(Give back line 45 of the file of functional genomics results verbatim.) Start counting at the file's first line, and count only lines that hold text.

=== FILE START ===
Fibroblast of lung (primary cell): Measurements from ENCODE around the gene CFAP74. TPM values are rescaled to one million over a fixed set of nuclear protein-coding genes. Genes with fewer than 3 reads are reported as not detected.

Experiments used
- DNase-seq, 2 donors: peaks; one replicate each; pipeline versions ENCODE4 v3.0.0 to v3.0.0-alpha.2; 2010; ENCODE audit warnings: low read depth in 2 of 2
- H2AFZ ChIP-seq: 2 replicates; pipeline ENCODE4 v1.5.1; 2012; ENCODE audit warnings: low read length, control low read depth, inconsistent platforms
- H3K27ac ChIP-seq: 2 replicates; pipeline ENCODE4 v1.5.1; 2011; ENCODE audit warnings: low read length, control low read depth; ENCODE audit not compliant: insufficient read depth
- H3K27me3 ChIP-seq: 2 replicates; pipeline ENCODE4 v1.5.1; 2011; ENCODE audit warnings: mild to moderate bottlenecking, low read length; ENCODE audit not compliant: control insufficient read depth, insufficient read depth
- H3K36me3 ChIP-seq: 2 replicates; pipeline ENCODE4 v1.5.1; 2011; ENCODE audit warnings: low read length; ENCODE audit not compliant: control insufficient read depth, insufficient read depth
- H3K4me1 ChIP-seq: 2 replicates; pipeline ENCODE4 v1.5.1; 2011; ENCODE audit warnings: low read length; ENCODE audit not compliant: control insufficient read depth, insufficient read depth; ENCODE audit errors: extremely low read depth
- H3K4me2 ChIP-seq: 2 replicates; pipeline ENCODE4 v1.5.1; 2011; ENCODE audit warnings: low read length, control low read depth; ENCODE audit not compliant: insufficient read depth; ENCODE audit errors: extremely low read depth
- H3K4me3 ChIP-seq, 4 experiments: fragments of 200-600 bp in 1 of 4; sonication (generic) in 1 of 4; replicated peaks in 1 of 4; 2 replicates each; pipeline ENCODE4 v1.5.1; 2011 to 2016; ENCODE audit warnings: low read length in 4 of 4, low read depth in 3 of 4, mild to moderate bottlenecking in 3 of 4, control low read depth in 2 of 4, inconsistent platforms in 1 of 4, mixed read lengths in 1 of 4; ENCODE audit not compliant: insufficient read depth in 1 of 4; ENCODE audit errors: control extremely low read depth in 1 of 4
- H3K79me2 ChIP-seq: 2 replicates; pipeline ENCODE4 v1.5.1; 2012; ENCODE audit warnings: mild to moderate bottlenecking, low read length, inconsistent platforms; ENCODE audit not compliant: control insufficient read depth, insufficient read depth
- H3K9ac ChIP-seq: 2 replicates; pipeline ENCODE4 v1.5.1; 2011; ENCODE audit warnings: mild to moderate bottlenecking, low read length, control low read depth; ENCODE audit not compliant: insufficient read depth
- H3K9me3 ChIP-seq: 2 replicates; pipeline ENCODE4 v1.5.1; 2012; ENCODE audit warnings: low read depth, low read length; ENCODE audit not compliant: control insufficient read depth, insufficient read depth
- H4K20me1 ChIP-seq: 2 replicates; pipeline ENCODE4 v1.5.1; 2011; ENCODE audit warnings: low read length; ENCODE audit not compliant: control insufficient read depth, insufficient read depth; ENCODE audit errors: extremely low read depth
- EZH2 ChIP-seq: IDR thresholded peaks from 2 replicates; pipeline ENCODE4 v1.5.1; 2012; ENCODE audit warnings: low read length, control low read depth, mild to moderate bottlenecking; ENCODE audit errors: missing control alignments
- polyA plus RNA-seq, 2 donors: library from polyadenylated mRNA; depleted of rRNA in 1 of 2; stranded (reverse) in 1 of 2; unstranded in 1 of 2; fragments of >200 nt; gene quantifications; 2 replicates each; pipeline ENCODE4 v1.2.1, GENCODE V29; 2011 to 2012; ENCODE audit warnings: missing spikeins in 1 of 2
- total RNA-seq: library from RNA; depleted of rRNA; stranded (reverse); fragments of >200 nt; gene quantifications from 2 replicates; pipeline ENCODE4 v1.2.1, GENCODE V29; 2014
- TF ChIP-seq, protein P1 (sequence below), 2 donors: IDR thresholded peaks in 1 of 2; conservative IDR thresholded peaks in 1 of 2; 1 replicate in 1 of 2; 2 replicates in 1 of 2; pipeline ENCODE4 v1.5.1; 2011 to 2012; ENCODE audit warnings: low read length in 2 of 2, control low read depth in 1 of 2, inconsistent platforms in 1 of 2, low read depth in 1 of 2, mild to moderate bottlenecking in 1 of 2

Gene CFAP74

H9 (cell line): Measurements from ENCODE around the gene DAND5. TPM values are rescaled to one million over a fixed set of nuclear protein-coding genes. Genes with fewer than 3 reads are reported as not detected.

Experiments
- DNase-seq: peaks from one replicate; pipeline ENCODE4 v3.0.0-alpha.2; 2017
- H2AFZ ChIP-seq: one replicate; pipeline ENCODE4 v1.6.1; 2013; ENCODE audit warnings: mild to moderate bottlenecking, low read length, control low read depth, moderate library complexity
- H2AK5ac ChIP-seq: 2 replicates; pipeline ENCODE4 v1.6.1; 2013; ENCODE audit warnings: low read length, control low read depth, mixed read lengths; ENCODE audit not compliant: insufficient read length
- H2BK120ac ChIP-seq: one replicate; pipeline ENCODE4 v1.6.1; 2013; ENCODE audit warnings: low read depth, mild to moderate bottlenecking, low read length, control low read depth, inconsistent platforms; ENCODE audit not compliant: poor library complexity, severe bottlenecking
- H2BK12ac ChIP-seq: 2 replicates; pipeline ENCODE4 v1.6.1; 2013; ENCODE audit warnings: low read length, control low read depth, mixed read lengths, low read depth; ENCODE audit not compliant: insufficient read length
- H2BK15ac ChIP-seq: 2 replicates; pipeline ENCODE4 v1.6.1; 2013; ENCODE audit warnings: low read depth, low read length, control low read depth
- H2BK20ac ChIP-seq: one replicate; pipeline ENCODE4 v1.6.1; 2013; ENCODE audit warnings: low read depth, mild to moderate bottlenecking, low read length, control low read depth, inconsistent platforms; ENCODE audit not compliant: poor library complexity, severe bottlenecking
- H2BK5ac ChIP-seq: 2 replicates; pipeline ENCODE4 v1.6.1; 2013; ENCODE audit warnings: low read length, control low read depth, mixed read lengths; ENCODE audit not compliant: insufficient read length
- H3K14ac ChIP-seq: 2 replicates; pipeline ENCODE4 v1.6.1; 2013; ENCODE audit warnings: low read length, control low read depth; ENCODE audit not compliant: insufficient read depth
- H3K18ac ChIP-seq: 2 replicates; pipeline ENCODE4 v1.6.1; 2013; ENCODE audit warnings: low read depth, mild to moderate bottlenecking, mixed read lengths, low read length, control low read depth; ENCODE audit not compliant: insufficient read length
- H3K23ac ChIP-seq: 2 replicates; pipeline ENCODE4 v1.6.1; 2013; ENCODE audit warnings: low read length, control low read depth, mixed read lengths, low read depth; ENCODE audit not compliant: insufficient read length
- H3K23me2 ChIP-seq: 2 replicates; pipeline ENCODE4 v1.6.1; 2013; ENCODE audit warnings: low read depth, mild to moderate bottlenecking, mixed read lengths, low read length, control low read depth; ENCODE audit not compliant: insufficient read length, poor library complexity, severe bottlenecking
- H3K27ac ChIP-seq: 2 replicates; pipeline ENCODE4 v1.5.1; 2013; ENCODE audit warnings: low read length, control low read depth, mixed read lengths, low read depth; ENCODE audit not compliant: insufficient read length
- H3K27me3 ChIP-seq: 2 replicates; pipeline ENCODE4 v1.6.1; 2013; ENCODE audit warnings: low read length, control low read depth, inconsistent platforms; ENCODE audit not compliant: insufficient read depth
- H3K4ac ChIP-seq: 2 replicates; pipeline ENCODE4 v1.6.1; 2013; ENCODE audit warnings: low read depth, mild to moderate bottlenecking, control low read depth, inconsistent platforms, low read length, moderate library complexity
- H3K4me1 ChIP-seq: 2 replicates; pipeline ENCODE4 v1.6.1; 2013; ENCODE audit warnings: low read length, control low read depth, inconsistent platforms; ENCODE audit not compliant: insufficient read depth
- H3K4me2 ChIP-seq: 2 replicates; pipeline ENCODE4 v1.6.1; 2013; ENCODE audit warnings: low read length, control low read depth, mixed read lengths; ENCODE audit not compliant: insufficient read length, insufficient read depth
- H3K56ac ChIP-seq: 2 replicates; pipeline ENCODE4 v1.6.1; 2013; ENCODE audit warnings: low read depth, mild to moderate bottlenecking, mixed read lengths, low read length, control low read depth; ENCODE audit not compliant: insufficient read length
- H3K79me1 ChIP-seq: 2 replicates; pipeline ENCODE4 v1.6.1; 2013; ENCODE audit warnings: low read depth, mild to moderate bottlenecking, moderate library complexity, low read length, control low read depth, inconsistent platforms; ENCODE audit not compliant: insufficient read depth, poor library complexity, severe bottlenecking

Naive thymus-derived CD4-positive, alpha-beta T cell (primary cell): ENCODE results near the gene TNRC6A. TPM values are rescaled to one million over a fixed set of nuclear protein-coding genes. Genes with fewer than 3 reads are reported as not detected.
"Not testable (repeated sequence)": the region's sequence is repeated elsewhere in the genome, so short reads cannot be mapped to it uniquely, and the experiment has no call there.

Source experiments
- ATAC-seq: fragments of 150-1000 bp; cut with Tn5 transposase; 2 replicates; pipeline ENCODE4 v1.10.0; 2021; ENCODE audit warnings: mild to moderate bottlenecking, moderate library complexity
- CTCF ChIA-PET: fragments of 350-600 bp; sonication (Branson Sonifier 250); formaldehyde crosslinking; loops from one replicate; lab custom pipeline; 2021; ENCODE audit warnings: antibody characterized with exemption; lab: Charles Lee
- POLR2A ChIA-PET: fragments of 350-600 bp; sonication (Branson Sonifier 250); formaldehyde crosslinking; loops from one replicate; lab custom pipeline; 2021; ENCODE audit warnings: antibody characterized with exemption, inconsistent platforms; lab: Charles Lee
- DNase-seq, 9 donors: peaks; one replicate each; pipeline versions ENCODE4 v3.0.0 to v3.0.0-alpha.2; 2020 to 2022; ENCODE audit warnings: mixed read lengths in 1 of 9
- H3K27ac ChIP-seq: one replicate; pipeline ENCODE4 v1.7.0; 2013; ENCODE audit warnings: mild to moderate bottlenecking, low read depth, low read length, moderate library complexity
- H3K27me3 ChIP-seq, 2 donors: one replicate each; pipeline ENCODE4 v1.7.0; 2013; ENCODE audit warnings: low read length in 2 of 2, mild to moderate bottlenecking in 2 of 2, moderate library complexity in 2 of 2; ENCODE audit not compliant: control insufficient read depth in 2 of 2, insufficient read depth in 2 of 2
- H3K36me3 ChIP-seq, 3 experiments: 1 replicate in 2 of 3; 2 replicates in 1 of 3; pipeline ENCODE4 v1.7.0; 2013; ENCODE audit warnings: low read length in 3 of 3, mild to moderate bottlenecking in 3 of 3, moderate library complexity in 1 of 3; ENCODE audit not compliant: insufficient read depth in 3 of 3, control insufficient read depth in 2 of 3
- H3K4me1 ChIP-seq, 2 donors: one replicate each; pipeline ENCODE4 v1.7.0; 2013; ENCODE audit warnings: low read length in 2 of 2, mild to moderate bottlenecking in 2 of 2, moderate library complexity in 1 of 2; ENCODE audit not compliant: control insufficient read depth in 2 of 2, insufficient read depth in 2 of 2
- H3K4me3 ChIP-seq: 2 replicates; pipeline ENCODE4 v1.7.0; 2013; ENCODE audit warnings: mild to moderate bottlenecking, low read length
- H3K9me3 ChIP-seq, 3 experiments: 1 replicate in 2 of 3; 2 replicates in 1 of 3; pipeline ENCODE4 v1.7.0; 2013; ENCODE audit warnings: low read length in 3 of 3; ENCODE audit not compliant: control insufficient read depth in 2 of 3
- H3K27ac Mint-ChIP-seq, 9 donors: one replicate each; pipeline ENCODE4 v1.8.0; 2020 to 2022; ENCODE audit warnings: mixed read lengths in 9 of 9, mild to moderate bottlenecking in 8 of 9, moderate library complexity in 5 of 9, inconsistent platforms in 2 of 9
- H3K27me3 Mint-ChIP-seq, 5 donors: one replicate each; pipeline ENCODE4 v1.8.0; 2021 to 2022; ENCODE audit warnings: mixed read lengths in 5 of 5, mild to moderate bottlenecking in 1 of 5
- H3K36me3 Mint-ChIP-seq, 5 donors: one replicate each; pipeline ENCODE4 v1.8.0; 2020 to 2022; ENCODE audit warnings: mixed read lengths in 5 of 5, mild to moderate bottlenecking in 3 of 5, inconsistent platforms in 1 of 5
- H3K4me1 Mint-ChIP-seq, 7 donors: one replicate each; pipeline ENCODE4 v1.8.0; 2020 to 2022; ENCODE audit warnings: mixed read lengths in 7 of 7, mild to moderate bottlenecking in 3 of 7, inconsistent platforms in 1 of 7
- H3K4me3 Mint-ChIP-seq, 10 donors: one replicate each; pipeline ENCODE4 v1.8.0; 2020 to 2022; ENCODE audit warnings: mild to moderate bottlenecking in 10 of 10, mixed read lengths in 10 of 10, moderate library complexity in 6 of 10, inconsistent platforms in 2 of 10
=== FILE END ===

- CTCF ChIA-PET: fragments of 350-600 bp; sonication (Branson Sonifier 250); formaldehyde crosslinking; loops from one replicate; lab custom pipeline; 2021; ENCODE audit warnings: antibody characterized with exemption; lab: Charles Lee